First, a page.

It is an object of one aspect of the present invention to provide projection apparatus for photodrafting equipment arranged so that, when the equipment is operated to expose a line, the apparatus can produce a brief flash of light at maximum intensity at the start and end of the line.

From one aspect, the present invention provides projection apparatus for photodrafting equipment, the apparatus comprising intensity varying means moveable in use of the apparatus to vary the intensity of the light beam projected by the apparatus, said intensity varying means being arranged for movement through successive positions providing progressively reducing intensity of said light beam followed by relatively high intensity of said light beam that in turn being followed by substantially zero intensity of said light beam.

It is an object of another aspect of the present invention to provide projection apparatus having inexpensive and convenient to use means for rapidly and controllably varying the intensity of the light projected thereby.

From another aspect, the present invention provides projection apparatus comprising intensity varying means including an aperture-stop mask formed with a slot which varies along its length, said mask being arranged for a segment of said slot to be interposed in the optical path of said apparatus to restrict the area of the exit pupil thereof and being moveable to permit lengthwise movement of said slot through said optical path to vary the area of said exit pupil whereby in use of the apparatus to vary the intensity of the light projected thereby.

DESCRIPTION OF THE DRAWINGS

In order that the invention may be clearly understood and readily carried into effect, an embodiment thereof will now be described by way of example only with reference to the accompanying drawings wherein:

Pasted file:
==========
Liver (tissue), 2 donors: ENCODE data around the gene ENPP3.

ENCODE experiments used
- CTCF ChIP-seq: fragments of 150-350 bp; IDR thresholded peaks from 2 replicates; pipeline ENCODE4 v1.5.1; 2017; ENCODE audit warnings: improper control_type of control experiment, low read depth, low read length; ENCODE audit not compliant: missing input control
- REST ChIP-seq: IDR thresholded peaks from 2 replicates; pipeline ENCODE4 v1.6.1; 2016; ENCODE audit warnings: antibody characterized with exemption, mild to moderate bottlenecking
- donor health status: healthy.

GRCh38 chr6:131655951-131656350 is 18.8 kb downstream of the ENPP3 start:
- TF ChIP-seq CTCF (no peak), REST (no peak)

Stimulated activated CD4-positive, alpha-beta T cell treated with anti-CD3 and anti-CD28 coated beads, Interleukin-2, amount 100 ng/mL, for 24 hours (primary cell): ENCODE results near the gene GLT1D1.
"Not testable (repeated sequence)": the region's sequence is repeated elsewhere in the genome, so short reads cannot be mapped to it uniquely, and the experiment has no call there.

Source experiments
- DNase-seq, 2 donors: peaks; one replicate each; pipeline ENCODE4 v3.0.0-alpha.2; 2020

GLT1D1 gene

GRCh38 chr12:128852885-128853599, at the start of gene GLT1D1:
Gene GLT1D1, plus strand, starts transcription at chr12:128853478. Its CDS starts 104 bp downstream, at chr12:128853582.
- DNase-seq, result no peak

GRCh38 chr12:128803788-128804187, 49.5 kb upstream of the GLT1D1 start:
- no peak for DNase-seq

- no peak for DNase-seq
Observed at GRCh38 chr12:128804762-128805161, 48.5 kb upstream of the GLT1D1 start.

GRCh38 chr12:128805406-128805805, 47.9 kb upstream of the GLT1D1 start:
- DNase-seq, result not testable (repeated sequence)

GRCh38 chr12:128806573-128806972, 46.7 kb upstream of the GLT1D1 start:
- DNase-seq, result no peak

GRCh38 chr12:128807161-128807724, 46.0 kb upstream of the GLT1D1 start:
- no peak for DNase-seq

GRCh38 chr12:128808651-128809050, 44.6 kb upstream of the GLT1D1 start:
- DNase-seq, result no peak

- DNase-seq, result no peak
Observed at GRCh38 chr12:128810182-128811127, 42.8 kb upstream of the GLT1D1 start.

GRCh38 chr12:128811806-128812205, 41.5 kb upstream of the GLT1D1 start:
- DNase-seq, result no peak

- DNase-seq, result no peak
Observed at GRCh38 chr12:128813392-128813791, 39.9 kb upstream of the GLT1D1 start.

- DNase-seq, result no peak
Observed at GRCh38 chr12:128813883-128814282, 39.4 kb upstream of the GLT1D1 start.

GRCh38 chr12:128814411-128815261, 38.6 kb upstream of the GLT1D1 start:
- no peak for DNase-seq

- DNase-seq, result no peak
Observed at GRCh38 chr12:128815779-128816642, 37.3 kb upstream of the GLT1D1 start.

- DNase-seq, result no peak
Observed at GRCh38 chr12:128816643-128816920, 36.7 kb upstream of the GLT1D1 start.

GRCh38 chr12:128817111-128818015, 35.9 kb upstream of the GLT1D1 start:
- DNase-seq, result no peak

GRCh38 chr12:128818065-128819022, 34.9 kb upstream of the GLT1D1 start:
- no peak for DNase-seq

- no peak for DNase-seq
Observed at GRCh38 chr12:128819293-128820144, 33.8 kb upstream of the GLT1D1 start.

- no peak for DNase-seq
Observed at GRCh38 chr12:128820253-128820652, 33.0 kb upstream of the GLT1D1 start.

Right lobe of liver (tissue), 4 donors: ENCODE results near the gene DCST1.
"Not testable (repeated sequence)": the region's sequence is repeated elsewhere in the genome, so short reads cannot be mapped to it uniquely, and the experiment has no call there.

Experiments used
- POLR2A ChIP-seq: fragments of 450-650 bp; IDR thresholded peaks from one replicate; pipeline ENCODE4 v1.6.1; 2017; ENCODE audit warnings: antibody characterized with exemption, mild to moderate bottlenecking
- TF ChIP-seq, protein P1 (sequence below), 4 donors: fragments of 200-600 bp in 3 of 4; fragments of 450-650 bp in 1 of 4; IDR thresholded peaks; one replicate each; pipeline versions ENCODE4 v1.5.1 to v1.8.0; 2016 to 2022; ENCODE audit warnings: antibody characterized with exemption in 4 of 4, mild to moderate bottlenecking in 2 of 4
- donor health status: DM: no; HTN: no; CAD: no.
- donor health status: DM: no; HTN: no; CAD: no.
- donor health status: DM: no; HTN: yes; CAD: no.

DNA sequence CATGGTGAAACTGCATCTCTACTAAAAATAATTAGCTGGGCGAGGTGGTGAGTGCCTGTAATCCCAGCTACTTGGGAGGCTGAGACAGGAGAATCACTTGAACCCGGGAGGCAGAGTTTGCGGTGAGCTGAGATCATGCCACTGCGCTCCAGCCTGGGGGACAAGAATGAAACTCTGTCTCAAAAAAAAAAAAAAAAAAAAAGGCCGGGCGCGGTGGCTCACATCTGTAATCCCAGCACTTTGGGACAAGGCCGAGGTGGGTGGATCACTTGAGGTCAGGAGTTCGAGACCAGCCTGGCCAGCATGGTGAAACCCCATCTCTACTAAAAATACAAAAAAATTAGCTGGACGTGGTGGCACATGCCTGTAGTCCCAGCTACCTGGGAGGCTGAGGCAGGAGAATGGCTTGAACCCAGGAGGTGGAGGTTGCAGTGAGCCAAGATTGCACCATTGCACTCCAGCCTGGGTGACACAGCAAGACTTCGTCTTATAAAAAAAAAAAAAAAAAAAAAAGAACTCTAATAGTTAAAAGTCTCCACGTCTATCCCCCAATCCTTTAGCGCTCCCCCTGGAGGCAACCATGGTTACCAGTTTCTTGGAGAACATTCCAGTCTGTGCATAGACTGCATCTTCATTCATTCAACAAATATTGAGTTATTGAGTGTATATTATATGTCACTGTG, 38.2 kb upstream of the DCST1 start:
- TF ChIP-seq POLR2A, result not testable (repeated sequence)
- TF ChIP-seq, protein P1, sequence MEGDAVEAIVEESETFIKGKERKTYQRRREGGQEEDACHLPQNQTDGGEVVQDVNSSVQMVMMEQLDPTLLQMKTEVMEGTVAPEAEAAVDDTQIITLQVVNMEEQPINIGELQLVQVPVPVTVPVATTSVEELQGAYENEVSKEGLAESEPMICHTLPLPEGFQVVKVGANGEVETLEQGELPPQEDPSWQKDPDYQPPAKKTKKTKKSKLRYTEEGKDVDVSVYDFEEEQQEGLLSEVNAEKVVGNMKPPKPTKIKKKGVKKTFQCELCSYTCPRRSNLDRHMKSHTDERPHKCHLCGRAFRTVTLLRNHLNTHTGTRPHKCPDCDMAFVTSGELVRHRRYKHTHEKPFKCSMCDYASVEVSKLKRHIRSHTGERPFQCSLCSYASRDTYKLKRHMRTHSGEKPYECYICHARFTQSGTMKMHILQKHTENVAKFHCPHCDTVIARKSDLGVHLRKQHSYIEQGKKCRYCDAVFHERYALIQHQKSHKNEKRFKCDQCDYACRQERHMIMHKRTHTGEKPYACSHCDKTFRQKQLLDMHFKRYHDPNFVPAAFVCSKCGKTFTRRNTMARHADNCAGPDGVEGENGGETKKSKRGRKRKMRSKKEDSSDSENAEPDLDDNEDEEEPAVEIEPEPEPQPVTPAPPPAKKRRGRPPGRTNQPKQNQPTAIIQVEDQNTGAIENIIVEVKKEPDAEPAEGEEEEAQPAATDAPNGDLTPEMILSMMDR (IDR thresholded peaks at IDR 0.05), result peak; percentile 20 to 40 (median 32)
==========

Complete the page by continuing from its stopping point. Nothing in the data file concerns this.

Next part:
FIG. 1 is a front elevation of projection apparatus in accordance with the invention showing the general layout of the apparatus;

FIGS. 2A and 2B are plan views of exposure control discs for the apparatus of FIG. 1; and

FIG. 3 is a front elevation of a modified form of projection apparatus in accordance with the invention showing the general layout of the apparatus.

DESCRIPTION OF THE PREFERRED EMBODIMENTS

FIG. 1 shows in front elevation the housing of the carriage 11 in photodrafting equipment, the carriage 11 being moveable (by means not shown) in horizontal X- and Y- coordinate directions under the control of a computer. Projection apparatus mounted in the carriage is arranged to project a beam of light vertically upwardly from a projection lens 13, as described in more detail hereinafter, for impingement on a sheet of photosensitive material (not shown) disposed in a horizontal plane above the carriage.

The projection lens 13 is arranged to focus on the surface of the photosensitive material a real image of an image aperture formed near the periphery of an image disc 15. The image disc is illuminated from below by a light source (not shown in FIG. 1) and condenser system 17. An exposure control disc 18 is interposed in the optical path 19 between the image disc 15 and projection lens 13.